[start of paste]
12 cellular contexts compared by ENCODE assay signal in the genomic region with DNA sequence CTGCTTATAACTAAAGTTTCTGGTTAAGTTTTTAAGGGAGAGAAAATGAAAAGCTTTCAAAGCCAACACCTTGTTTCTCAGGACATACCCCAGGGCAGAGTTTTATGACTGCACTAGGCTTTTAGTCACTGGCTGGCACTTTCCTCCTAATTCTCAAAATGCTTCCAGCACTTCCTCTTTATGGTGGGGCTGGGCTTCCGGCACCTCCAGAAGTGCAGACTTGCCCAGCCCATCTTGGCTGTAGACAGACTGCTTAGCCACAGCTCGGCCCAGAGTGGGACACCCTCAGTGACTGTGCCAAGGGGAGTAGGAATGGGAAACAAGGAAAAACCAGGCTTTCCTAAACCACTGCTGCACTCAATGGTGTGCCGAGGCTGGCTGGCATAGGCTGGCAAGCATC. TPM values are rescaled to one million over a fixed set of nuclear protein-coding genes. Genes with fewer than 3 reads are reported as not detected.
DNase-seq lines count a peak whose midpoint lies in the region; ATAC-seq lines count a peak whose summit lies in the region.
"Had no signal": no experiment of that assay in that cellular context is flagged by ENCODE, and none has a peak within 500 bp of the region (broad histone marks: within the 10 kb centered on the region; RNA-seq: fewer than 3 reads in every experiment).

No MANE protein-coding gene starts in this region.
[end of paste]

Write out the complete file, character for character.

12 cellular contexts compared by ENCODE assay signal in the genomic region with DNA sequence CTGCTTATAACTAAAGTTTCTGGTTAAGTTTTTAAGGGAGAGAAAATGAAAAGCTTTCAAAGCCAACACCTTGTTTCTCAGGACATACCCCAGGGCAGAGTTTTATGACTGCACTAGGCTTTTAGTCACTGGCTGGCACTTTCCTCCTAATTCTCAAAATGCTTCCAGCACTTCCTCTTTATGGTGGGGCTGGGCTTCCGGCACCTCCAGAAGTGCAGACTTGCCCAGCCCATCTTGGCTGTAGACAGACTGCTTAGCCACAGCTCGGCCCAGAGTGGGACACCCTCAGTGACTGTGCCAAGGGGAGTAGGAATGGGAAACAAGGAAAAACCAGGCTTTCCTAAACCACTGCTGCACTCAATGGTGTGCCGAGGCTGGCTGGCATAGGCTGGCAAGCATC. TPM values are rescaled to one million over a fixed set of nuclear protein-coding genes. Genes with fewer than 3 reads are reported as not detected.
DNase-seq lines count a peak whose midpoint lies in the region; ATAC-seq lines count a peak whose summit lies in the region.
"Had no signal": no experiment of that assay in that cellular context is flagged by ENCODE, and none has a peak within 500 bp of the region (broad histone marks: within the 10 kb centered on the region; RNA-seq: fewer than 3 reads in every experiment).

No MANE protein-coding gene starts in this region.